The 36-percent increase raises the Australian lithium asset’s measured, indicated and inferred resource to 213 million tonnes.
Pilbara Minerals (ASX:PLS) has boosted the resource estimate for its Pilgangoora lithium-tantalum project in Western Australia.
According to a Tuesday (May 29) press release, the 36-percent increase raises the asset’s measured, indicated and inferred resource to 213 million tonnes grading 1.32 percent Li2O, 116 ppm Ta2O5 and 0.69 percent Fe2O3, containing 2.82 million tonnes of lithium oxide and 54.6 million pounds of Ta2O5.
“Another big jump in resource tonnes, a massive uplift in the measured and indicated resource categories and a higher overall lithia grade are the key features of this latest resource upgrade,” said Managing Director and CEO Ken Brinsden in the announcement.
He continued, “[w]ith well over 150,000m of RC and diamond drilling completed on the project, Pilgangoora clearly has a sufficiently large resource inventory to underpin a world-class, expandable, low-cost mining operation for decades to come.”
The AU$284-million project is Pilbara’s flagship asset, and the company believes it is one of the world’s premier lithium developments and growth projects.
Pilgangoora is only a few weeks away from stage-one production, and the project’s anticipated initial annual output of 300,000 to 350,000 tonnes of spodumene is all committed under offtake deals with General Lithium and Ganfeng Lithium (SZSE:002460).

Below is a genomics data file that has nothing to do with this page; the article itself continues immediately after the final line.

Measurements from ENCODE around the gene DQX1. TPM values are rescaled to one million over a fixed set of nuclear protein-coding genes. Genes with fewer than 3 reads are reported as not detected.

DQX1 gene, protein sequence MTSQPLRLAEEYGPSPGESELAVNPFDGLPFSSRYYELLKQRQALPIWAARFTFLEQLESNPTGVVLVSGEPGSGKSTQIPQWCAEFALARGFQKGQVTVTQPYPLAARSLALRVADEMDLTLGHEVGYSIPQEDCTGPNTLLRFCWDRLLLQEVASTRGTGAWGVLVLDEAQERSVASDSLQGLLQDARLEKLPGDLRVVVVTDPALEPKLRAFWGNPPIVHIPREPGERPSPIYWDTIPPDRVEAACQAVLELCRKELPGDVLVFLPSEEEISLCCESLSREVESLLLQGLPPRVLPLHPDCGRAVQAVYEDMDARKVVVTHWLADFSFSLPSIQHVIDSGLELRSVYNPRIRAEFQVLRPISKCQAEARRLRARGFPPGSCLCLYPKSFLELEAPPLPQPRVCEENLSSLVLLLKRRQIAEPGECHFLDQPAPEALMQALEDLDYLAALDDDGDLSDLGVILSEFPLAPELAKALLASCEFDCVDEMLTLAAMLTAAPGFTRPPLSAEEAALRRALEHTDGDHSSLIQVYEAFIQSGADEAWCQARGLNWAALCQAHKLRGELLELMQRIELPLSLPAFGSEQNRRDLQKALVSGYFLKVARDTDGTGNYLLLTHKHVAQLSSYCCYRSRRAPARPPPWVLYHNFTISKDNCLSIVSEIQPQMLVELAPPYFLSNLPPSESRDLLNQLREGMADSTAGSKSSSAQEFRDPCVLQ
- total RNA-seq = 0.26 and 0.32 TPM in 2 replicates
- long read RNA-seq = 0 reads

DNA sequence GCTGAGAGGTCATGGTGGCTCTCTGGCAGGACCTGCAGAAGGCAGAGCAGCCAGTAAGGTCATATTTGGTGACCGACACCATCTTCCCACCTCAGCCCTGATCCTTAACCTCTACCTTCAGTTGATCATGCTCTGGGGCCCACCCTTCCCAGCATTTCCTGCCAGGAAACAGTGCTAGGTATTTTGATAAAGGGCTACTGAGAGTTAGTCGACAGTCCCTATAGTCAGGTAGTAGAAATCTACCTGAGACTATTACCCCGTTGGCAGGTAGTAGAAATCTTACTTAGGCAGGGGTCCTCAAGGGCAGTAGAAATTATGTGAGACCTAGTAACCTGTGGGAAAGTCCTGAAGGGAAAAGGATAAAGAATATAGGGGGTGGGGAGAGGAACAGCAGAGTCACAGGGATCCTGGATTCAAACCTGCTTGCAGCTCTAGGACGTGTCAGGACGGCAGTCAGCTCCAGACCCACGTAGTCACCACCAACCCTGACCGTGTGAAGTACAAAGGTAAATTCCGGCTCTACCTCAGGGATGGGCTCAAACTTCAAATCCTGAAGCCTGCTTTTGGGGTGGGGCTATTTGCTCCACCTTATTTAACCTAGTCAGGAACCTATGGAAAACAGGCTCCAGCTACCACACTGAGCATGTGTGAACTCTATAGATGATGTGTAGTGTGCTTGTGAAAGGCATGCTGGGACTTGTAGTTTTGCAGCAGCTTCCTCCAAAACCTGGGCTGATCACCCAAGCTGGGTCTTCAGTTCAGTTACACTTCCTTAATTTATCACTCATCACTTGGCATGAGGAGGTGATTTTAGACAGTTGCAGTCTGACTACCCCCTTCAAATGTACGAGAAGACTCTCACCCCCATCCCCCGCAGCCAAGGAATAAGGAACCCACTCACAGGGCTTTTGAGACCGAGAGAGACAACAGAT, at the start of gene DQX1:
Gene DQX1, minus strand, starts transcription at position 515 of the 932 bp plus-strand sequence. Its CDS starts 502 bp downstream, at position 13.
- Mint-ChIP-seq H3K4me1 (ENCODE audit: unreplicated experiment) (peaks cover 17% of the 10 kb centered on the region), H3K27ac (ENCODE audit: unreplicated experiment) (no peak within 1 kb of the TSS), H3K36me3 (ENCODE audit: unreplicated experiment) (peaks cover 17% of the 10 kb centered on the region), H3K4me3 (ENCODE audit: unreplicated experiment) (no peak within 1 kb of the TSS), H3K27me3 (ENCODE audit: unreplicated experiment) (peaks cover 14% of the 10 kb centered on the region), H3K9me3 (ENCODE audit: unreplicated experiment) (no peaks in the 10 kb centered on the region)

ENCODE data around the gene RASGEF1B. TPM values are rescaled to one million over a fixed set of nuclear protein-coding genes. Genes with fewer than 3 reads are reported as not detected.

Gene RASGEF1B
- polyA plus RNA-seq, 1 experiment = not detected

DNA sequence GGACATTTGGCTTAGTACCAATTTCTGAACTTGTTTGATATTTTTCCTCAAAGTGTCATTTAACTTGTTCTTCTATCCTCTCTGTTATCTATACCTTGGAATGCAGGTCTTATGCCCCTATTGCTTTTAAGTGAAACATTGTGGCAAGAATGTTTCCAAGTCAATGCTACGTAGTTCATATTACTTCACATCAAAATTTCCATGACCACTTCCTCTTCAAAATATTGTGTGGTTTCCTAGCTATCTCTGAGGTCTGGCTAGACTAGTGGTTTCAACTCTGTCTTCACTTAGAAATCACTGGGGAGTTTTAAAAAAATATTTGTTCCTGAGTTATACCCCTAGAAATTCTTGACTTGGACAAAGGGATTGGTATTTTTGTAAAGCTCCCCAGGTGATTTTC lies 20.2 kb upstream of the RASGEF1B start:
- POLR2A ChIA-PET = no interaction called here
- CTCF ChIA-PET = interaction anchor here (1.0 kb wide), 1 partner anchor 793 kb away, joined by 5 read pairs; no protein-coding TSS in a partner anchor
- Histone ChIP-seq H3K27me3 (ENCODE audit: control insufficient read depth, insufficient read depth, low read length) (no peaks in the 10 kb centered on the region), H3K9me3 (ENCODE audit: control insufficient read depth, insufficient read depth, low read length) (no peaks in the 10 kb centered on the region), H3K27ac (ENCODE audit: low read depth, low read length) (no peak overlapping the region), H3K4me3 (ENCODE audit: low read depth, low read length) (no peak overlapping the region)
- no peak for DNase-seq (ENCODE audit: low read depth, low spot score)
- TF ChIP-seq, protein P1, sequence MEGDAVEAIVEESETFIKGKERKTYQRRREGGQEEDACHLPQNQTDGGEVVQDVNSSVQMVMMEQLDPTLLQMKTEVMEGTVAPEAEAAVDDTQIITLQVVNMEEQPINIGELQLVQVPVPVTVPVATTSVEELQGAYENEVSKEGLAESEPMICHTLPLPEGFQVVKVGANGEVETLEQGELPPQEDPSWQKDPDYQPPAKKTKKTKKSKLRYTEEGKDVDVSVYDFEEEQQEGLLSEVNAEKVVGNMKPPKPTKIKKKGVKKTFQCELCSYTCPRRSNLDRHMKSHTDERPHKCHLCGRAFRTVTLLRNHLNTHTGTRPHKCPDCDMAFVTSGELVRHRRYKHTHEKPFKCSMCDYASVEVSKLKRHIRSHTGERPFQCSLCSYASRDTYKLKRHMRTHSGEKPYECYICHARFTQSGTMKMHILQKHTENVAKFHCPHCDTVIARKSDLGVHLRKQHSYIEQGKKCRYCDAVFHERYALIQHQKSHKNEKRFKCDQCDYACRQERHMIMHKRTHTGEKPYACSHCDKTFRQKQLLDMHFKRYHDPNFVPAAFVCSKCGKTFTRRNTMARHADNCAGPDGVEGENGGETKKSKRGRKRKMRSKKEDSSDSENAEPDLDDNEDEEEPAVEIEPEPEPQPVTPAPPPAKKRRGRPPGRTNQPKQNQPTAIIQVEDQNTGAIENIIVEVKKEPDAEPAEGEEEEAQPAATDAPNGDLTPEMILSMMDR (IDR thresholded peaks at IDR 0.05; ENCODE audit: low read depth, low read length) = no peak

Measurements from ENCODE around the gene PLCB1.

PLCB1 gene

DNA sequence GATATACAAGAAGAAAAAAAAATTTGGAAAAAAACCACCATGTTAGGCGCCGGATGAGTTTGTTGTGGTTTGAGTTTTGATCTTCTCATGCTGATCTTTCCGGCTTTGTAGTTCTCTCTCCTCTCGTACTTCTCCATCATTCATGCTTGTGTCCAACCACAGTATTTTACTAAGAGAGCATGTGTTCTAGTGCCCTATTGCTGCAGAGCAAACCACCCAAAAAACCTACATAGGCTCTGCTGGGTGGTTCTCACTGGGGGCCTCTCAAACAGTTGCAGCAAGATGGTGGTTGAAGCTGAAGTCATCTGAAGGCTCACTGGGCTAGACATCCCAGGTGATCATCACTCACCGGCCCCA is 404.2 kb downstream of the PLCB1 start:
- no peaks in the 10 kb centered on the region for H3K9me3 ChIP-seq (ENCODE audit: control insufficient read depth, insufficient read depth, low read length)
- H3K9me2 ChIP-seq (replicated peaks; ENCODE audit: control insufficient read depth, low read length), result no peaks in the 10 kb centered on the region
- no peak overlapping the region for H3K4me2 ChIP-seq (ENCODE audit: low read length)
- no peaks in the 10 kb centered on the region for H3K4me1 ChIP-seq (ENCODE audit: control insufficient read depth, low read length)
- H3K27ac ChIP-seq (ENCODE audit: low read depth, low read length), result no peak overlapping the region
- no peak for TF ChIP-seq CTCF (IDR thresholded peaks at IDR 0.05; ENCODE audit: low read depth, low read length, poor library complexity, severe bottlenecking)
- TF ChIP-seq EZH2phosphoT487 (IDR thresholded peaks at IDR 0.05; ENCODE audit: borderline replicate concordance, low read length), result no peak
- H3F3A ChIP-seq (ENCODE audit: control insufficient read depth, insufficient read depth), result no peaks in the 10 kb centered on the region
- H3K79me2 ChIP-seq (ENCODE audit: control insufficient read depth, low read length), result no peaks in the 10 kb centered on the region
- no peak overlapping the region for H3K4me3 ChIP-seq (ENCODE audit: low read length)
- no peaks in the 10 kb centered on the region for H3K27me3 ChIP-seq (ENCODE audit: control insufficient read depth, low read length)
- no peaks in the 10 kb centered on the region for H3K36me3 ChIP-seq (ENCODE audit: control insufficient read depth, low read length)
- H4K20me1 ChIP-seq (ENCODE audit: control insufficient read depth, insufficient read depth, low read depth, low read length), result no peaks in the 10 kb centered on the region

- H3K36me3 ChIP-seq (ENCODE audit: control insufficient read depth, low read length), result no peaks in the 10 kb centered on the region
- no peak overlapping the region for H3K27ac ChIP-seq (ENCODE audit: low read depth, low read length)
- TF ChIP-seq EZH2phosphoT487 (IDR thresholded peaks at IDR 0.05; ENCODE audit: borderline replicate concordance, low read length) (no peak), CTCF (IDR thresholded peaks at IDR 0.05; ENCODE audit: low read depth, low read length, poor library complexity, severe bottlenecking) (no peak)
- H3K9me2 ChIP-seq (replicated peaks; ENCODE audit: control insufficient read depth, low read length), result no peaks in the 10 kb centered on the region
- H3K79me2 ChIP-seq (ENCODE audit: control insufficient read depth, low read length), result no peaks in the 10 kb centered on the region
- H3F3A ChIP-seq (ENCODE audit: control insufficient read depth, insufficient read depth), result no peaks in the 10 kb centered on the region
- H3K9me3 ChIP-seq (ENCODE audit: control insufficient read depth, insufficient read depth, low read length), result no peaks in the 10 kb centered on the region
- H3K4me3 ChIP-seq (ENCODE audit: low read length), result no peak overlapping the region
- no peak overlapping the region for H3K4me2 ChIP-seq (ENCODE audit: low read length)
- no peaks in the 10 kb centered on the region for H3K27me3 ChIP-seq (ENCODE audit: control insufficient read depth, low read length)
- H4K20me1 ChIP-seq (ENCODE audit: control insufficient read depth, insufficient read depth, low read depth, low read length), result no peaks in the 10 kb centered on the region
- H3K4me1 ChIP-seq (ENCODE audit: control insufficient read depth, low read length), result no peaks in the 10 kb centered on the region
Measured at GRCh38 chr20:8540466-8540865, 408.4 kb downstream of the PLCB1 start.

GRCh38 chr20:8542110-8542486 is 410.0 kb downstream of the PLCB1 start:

According to Brinsden, the company continues to be inundated with requests for lithium. “Come back to us in a couple of years,” Mining Journal quotes him as saying at the recent Resources Rising Stars conference in Queensland.
Signed last year, the offtake with Great Wall was the first investment deal by an automaker into an upstream supplier of lithium raw materials.
Pilbara locked in its sales deal with POSCO in February, agreeing to supply the firm with an initial 80,000 tonnes per year of chemical-grade spodumene concentrate. That amount will rise to 240,000 tonnes per year upon Pilbara’s joint-venture participation in POSCO’s downstream 30,000-tonne-per-year lithium carbonate/lithium hydroxide conversion plant in South Korea.
Key market watchers also see prices staying steady or increasing. Brinsden said at Resources Rising Stars that he is eagerly awaiting Roskill’s 2018 lithium consumption outlook. “It’s due imminently,” he said.
Pilbara’s share price closed Tuesday at AU$0.90.
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Securities Disclosure: I, Georgia Williams, hold no direct investment interest in any company mentioned in this article.